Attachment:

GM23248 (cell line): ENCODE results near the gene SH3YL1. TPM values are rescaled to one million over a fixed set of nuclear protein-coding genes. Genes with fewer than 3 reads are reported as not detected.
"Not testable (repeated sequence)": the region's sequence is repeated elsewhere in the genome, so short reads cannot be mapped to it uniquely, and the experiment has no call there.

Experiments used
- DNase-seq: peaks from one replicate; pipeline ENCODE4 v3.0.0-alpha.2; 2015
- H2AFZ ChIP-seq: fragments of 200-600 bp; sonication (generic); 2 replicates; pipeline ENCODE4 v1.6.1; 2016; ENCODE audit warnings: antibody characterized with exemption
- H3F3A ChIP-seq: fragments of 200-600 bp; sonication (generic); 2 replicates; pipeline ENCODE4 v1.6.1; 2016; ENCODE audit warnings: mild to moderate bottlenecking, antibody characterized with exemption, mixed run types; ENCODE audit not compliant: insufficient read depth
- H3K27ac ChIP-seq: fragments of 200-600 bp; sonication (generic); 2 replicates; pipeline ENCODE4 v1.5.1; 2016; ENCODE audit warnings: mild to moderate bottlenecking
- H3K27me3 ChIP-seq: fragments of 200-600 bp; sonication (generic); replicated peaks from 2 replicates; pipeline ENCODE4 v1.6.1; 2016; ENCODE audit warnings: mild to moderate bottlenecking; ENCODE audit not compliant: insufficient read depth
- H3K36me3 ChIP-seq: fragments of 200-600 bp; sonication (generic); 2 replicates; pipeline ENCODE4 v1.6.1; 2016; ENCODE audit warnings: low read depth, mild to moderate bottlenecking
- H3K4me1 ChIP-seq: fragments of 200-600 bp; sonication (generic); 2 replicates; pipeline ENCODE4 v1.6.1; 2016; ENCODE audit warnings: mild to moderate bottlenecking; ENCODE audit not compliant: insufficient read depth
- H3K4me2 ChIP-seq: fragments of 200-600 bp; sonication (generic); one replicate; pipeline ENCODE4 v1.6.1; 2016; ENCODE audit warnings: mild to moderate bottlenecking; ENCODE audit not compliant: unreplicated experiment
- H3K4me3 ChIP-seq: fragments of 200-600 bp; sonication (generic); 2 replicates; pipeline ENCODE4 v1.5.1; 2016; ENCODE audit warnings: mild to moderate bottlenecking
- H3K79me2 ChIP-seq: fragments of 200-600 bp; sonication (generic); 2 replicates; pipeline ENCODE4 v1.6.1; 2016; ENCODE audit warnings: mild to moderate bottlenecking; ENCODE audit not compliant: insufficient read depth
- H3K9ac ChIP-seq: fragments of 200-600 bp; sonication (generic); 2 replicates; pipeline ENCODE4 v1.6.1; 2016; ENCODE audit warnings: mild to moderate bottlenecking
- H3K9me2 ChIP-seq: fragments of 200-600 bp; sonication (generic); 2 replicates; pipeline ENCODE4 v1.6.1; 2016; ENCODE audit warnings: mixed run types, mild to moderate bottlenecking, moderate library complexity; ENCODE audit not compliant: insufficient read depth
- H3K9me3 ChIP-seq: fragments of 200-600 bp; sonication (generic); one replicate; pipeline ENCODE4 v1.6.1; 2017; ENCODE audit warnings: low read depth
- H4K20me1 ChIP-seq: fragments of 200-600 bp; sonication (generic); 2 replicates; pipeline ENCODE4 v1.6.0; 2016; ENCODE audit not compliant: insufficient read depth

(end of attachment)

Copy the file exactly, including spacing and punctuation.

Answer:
GM23248 (cell line): ENCODE results near the gene SH3YL1. TPM values are rescaled to one million over a fixed set of nuclear protein-coding genes. Genes with fewer than 3 reads are reported as not detected.
"Not testable (repeated sequence)": the region's sequence is repeated elsewhere in the genome, so short reads cannot be mapped to it uniquely, and the experiment has no call there.

Experiments used
- DNase-seq: peaks from one replicate; pipeline ENCODE4 v3.0.0-alpha.2; 2015
- H2AFZ ChIP-seq: fragments of 200-600 bp; sonication (generic); 2 replicates; pipeline ENCODE4 v1.6.1; 2016; ENCODE audit warnings: antibody characterized with exemption
- H3F3A ChIP-seq: fragments of 200-600 bp; sonication (generic); 2 replicates; pipeline ENCODE4 v1.6.1; 2016; ENCODE audit warnings: mild to moderate bottlenecking, antibody characterized with exemption, mixed run types; ENCODE audit not compliant: insufficient read depth
- H3K27ac ChIP-seq: fragments of 200-600 bp; sonication (generic); 2 replicates; pipeline ENCODE4 v1.5.1; 2016; ENCODE audit warnings: mild to moderate bottlenecking
- H3K27me3 ChIP-seq: fragments of 200-600 bp; sonication (generic); replicated peaks from 2 replicates; pipeline ENCODE4 v1.6.1; 2016; ENCODE audit warnings: mild to moderate bottlenecking; ENCODE audit not compliant: insufficient read depth
- H3K36me3 ChIP-seq: fragments of 200-600 bp; sonication (generic); 2 replicates; pipeline ENCODE4 v1.6.1; 2016; ENCODE audit warnings: low read depth, mild to moderate bottlenecking
- H3K4me1 ChIP-seq: fragments of 200-600 bp; sonication (generic); 2 replicates; pipeline ENCODE4 v1.6.1; 2016; ENCODE audit warnings: mild to moderate bottlenecking; ENCODE audit not compliant: insufficient read depth
- H3K4me2 ChIP-seq: fragments of 200-600 bp; sonication (generic); one replicate; pipeline ENCODE4 v1.6.1; 2016; ENCODE audit warnings: mild to moderate bottlenecking; ENCODE audit not compliant: unreplicated experiment
- H3K4me3 ChIP-seq: fragments of 200-600 bp; sonication (generic); 2 replicates; pipeline ENCODE4 v1.5.1; 2016; ENCODE audit warnings: mild to moderate bottlenecking
- H3K79me2 ChIP-seq: fragments of 200-600 bp; sonication (generic); 2 replicates; pipeline ENCODE4 v1.6.1; 2016; ENCODE audit warnings: mild to moderate bottlenecking; ENCODE audit not compliant: insufficient read depth
- H3K9ac ChIP-seq: fragments of 200-600 bp; sonication (generic); 2 replicates; pipeline ENCODE4 v1.6.1; 2016; ENCODE audit warnings: mild to moderate bottlenecking
- H3K9me2 ChIP-seq: fragments of 200-600 bp; sonication (generic); 2 replicates; pipeline ENCODE4 v1.6.1; 2016; ENCODE audit warnings: mixed run types, mild to moderate bottlenecking, moderate library complexity; ENCODE audit not compliant: insufficient read depth
- H3K9me3 ChIP-seq: fragments of 200-600 bp; sonication (generic); one replicate; pipeline ENCODE4 v1.6.1; 2017; ENCODE audit warnings: low read depth
- H4K20me1 ChIP-seq: fragments of 200-600 bp; sonication (generic); 2 replicates; pipeline ENCODE4 v1.6.0; 2016; ENCODE audit not compliant: insufficient read depth